STOMP: Art and Sound In Constant Motion

An Extravaganza of Dance, Acrobatics, Music and Mime

The whole area around Museumsquartier was trembling as the clapping and stamping of the audience got more and more enthusiastic. During these last minutes of STOMP in Vienna, visitors and artists became one, in a wordless dialogue, with only the rhythms of sound and mime.

Minutes later, peoples’ eyes were glowing as they streamed out of the MQ’s Halle E, where every seat had been full. Still exhilarated, I made my way through the crowd behind the stage, where I was to interview one of the performers.

More successful with every season, STOMP is a world wide phenomenon, if an unlikely one. STOMP artists are part dancer, part acrobat, part musician, part mime.

They are in constant motion, tapping out rhythms on anything they can find – garbage cans, newspapers, plastic tubes, matches, pieces of plates or other omnipresent tokens of every day life.

Casually, sounds like “Ahh” or “Uhh” pulse from their mouths. Instead of words, they rely on facial expressions and body language – a challenge of image and movement they have mastered to the level of art.

Behind the stage, I had just asked for percussionist Troy Sexton, when a man turned around and smiled: “That’s me!”  We had about fifteen minutes, so I knew I had to be quick.  I smiled back.

Still breathing heavily, the 26 year-old, blond and very muscular Edinbourgher in his grey T-shirt and sweats gave me the highlights.

Drumming and percussion had always been a fascination for him. He had started playing at 10, always a ‘rhythm guy,’ and never stopped. A show like STOMP offers him the opportunity to live his passion.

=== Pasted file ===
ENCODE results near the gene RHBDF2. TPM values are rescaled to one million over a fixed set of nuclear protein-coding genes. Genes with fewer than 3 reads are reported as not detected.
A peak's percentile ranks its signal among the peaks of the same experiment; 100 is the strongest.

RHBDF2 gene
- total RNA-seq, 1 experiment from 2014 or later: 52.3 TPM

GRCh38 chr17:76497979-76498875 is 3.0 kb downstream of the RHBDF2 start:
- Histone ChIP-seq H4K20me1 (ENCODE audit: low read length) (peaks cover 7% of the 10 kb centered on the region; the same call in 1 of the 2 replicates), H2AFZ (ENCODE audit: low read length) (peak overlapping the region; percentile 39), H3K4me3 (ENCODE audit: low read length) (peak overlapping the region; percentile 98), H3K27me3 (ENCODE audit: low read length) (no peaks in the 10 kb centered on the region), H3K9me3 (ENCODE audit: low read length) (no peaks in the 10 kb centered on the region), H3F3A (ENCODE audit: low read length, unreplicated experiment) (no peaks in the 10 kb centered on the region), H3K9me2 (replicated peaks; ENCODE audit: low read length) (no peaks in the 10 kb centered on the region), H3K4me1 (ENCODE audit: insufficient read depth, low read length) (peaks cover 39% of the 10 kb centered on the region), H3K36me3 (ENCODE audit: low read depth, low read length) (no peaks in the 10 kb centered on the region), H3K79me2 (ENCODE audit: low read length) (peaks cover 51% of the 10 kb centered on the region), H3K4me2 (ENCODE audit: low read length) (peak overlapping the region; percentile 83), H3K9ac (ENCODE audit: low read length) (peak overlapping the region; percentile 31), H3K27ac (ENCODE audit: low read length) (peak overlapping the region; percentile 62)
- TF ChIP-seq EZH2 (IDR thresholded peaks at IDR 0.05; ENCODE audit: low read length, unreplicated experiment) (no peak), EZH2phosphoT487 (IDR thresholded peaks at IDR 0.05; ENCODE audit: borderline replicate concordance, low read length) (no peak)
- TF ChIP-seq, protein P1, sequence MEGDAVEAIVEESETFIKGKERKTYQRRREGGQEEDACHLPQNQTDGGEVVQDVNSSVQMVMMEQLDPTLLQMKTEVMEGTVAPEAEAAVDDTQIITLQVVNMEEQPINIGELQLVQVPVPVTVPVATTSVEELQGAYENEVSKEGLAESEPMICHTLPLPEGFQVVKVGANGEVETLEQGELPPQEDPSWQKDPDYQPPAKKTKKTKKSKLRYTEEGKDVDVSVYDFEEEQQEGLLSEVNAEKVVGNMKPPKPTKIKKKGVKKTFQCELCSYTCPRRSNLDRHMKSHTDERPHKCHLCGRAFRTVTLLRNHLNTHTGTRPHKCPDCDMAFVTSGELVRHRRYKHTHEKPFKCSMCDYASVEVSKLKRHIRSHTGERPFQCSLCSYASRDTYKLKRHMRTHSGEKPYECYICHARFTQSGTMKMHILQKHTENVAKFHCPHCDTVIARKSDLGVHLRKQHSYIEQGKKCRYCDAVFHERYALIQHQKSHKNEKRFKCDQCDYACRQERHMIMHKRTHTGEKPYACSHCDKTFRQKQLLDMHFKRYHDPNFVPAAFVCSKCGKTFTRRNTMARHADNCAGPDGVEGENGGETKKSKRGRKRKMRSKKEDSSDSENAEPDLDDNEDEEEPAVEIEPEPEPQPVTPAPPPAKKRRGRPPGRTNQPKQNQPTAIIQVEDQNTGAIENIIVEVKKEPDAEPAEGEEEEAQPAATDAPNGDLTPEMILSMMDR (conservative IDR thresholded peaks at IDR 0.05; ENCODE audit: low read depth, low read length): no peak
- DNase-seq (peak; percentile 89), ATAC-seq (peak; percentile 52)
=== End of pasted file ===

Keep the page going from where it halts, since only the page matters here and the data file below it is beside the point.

“STOMP looks for new performers every year, so when I heard about an audition three years ago, I knew I had to at least give it a try,” he said. It didn’t hurt that the show was created in his hometown of Edinburgh.

Still, every time he comes on stage Sexton is amazed by STOMP’s success.

“It is the most exhausting thing I have ever done in my life,” he admitted. But fun!

He loves the way the audience interacts with the performers’ characters, getting involved in comic routines and the massive energy of the show, requiring full concentration on themselves, but also each other.

To prevent injuries and overexertion on tour, when STOMP performs nearly seven days a week, the artists learn one another’s moves, so there is always a substitute on hand. However, each performer has his own character, which develops during the 90- minute show.

“It’s full of humor and energy that takes you, as a performer, and the audiences, into a totally different world,” Sexton said. “It’s just as if you fell into a trance for 90 minutes, acting out your feelings, living out your element – just giving the people watching the opportunity to join you.”

And audiences clearly get it. ”You can just see in their faces, how amazed and joyful they are when they watch you,” he said.

And suddenly, my time was up. I told him again how much I liked the show, we shook hands, and he went off to the showers.

But my head was spinning. STOMP is hard to imagine until you see it for yourself, and many come not knowing what to expect. How can a show be based only on rhythm, without any real instruments? Afterwards, though, the questions are gone – this show is one of the catchiest, most stirring and fascinating performances ever. And no one was more mesmerized than I was – except maybe the performers.

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